Lake Chad: Cursed by conflict and climate change
Story by María Gallar Sánchez, originally published in El País, in Spanish, in November 2020.
In the Lake Chad region, climate change and conflict exacerbate each other. On one hand, indiscriminate and continuous violence prevents people from adapting to new climate conditions. On the other, extreme poverty and hunger, triggered by harsh weather, push many to join the armed groups.
Hawa Kali and her extended family fled their village in fear for their lives following the deadliest jihadist attack on Chadian soil that killed 100 soldiers in March 2020.
“We left our village because we were scared that Boko Haram would raid it and kill us. We are almost forty people; grandparents, children and in-laws. We walked for ten days until we reached Kaya,” she explains. “Last week, we were forced to leave Kaya too, because we had nothing to eat. We lost our harvest due to floods.”
In only seven months, Hawa was displaced twice. First by conflict and later by a climate-related disaster. She tells her story as we sit in the shrinking shade of a makeshift hut. There are abandoned settlements scattered all over the region; skeletons of huts made of straw and mud like Hawa’s and the remains of torn tarpaulins and blue plastic bags tangled in bushes.
When Toukoul Abakar escaped a Boko Haram attack four years ago, she did not have time to pack her belongings. “I will never forget that villagers gave me pots and a mat, and helped me build a house when I arrived here. When new people come to Mar, the neighbours share the little they have,” she says. “The problem is that there is no land. Displaced families, like mine, are not able to grow food.”
The number of internally displaced people on the Chadian side of the lake has doubled over the past twelve months from 169,000 to 336,000 people according to the International Organization for Migrations (IOM). Shaken and stirred, environmental degradation and terrorism continue to exacerbate hunger and malnutrition. Internally displaced people, refugees and host communities depend on the United Nations World Food Programme (WFP)’s food baskets to survive.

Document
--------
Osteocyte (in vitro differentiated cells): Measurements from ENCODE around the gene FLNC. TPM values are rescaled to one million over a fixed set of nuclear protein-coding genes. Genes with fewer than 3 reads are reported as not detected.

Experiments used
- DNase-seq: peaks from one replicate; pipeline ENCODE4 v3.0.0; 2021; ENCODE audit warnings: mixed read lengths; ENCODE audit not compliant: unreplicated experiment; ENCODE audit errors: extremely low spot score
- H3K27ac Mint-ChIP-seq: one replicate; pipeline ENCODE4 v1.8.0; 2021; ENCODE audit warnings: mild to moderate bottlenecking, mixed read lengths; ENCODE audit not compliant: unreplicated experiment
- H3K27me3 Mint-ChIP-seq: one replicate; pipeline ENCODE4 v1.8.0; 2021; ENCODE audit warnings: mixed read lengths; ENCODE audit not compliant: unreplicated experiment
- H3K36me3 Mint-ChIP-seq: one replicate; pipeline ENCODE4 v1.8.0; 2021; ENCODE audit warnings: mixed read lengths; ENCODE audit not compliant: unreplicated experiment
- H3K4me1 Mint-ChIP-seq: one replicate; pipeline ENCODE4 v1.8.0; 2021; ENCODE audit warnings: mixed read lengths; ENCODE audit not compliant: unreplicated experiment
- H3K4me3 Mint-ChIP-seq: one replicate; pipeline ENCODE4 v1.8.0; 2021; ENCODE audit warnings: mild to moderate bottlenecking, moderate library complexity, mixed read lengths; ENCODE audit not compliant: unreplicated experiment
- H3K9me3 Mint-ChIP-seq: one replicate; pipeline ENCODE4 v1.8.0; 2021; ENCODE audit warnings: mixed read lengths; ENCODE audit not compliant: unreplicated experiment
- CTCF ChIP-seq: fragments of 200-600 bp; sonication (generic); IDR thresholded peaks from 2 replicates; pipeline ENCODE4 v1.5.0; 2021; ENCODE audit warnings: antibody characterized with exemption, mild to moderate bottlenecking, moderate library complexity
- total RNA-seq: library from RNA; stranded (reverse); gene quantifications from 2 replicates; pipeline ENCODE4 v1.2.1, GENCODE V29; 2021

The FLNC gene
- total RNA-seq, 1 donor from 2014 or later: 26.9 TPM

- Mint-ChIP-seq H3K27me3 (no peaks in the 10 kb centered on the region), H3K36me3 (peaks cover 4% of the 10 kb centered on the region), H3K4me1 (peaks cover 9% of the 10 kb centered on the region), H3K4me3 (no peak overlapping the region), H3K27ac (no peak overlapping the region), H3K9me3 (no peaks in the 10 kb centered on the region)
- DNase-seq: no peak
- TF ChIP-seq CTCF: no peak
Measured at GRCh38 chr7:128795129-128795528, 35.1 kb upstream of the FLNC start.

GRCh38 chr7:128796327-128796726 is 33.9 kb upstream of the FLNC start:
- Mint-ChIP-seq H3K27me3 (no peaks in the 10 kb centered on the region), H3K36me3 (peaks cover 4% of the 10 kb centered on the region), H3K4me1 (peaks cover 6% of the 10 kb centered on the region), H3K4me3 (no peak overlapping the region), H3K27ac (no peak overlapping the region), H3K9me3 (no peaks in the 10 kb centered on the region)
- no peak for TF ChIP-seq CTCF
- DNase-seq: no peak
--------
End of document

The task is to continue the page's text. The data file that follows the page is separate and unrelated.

Mariam has always lived in Bol, the main town on the Chadian side of the lake. “It is hard to feed my children several times a day, but I do everything I can so they eat at least one meal that is nutritious and vitamin-rich,” she says. She and her husband do not have a job and their seven-month-old baby girl suffers from malnutrition. “Before Boko Haram, it was already hard to make a living around here, but today there are many more people.”
At the health centre, dozens of women wait under the trees, sitting cross-legged with their babies on their knees. Mariam is one of them. During this time of the year, before the harvest, malnutrition is on the rise and many mothers come to collect nutritional supplements. With more people and fewer resources, solidarity networks are on the brink of collapse.
Moreover, climate nowadays is indecipherable to the inhabitants of Lake Chad: it rains when it should not, temperatures soar burning your nostrils and the level of the lake is constantly changing, covering and uncovering different islands every day, flooding croplands and drying pools that become barren and unproductive due to natron, a mineral akin to salt.
“We can no longer walk to the places where we used to farm. Boko Haram has taken control over our land,” says 14-year-old Abdoulaye. “Boko Haram can walk on water!” It’s his way of explaining that the jihadist group know the area like the back of their hands and that its members could be hiding anywhere. “Although we work hard, life is hard. I would like to leave. Who knows what I will find!”
People like Hawa Kali, Toukoul Abakar, Mariam and young Abdoulaye no longer know when and where to plant, they ask themselves whether they should risk their lives to go fishing in the islands — where Boko Haram could be hiding — or if they should flee the lake once and for all.
Learn more about WFP’s work in Chad